Before I’ve contemplated any move, I’ve always looked at the crime rate of the town I’d be moving to. Am I moving to a place which is more dangerous?
Frankly, the numbers say that, in general, Arizona is a safer place than Texas. But then again, I always hear on the news about so much dangerous stuff happening. However, that is probably a consequence of going from an urban center of 125,000 or 250,000, all the way to my nearest urban center being home to millions of people. I guess I would get the same result if I had moved to Dallas instead.
Globe, however, is a very safe town compared to most when you look at the numbers. The crime rates are very low compared to state average (which most state average numbers are at or below national averages). The only statistic that was higher was larceny. I figure that it is no big deal. Most we’d have to deal with is a busted car window and a couple of missing items. If you don’t keep anything of consequence in your car when you’re away from it, then just a busted window. But there is one thing that gets me…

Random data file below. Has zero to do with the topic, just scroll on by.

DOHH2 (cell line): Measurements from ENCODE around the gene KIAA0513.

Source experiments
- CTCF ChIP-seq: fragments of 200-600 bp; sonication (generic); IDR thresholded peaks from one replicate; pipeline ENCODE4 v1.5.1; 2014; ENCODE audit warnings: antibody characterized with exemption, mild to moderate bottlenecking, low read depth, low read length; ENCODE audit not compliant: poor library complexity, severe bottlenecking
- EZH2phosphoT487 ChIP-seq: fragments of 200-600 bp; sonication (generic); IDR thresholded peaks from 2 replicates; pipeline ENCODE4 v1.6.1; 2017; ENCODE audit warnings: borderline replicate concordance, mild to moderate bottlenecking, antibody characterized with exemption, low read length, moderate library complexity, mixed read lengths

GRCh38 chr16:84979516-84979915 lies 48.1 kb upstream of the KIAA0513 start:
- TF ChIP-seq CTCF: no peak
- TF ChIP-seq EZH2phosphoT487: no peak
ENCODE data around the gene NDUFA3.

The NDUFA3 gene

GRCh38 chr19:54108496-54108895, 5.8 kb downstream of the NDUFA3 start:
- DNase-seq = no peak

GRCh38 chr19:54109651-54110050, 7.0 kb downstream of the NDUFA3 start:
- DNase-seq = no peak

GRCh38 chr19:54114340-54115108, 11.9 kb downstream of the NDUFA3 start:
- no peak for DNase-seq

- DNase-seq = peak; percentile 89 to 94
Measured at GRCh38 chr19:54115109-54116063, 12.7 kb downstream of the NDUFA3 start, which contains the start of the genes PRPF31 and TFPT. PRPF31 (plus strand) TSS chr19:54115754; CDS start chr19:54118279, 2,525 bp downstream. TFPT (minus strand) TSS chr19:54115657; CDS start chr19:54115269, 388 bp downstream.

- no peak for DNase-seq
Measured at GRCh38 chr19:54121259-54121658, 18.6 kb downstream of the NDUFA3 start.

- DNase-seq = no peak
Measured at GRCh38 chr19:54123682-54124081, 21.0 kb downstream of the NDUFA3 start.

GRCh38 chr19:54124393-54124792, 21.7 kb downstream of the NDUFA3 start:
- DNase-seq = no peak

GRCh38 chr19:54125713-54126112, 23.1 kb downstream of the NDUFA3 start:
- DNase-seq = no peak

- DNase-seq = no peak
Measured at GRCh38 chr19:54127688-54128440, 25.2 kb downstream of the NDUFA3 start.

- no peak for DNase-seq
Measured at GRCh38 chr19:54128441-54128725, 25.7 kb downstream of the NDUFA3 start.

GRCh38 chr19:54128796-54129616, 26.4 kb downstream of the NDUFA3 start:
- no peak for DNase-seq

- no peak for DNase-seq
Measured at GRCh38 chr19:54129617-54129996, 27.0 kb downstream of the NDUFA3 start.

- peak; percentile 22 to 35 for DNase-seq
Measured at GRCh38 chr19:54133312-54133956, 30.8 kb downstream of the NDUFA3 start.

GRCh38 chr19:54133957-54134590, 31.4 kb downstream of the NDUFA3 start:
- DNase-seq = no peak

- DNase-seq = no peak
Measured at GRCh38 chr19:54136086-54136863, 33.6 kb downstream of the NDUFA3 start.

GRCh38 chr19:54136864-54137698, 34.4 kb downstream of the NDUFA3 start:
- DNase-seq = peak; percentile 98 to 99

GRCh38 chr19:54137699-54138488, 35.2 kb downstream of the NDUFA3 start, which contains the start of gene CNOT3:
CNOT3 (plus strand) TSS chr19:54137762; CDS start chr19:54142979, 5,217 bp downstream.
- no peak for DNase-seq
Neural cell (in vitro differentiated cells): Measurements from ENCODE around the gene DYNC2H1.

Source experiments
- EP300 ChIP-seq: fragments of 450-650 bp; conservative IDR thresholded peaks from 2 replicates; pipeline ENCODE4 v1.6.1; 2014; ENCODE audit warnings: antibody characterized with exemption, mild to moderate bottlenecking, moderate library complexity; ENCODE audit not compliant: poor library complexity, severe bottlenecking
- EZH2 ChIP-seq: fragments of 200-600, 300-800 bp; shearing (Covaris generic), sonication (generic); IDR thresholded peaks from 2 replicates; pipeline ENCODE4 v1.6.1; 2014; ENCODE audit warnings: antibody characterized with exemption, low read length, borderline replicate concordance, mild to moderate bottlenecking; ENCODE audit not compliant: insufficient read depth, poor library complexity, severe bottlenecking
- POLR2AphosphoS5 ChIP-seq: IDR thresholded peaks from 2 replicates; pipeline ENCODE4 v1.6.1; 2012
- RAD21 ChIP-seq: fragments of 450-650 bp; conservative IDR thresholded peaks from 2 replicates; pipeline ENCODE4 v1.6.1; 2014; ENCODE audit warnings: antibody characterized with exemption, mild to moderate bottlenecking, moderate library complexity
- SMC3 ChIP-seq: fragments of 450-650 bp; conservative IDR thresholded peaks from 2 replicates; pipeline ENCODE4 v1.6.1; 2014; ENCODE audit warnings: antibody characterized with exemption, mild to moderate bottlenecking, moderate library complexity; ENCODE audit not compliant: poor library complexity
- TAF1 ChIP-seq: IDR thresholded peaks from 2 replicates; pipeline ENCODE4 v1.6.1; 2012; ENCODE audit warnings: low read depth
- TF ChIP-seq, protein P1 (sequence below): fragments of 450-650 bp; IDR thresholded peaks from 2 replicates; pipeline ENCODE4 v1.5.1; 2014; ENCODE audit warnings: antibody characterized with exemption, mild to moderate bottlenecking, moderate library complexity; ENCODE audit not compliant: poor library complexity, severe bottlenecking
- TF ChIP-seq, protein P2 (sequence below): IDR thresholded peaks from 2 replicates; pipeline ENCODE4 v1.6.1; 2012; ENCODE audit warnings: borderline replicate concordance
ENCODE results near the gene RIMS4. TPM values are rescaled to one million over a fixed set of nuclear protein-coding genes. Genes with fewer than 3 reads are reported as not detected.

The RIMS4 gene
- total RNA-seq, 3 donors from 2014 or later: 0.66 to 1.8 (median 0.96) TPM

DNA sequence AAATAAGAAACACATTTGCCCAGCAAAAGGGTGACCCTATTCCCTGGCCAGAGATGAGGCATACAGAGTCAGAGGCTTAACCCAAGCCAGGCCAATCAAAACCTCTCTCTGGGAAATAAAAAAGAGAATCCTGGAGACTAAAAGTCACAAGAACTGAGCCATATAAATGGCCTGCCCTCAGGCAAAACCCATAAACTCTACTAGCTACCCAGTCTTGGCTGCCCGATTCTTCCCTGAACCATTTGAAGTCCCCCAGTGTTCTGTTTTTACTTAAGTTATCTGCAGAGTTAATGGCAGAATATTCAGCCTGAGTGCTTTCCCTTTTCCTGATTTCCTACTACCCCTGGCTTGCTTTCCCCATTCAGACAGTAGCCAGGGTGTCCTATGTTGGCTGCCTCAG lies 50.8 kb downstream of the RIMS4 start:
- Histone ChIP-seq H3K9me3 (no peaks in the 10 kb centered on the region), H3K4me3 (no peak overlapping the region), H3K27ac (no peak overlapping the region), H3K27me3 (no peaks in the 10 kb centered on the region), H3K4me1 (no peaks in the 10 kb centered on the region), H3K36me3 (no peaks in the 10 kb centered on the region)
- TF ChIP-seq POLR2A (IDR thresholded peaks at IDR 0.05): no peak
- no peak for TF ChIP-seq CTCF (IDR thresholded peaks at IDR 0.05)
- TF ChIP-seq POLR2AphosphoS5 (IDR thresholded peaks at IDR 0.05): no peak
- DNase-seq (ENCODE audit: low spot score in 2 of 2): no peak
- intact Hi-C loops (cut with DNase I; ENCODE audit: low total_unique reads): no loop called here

Tara and I have discussed this recently amongst ourselves. When the sun goes down, the sirens come out. No, not the mythical creatures whose songs would lure sailors to steer their ships in to the rocks. The sirens that accompany the flashing lights on emergency vehicles. They go on ALL the time. What are they going to check on? A DUI? A domestic dispute? Or how about the mayor’s wife’s hangnail?
A few nights ago, I had made a run to the store after work. It was already dark on my way home to begin with. I end up seeing an EMT Fast Response unit, an ambulance, a state policeman, three local 5-oh, and a fire engine all running in the same direction. I happened to pass by the spot where the commotion was. All I could tell for sure was there was a flat bed trailer on the side of the road about 500 feet past the intersection. It was too dark to make out any details of what was going on. Why were so many units running to this? The fire engine and two of the local 5-oh were in the process of turning off lights and siren and turning back around to go home when I passed by them.
Can we say overkill?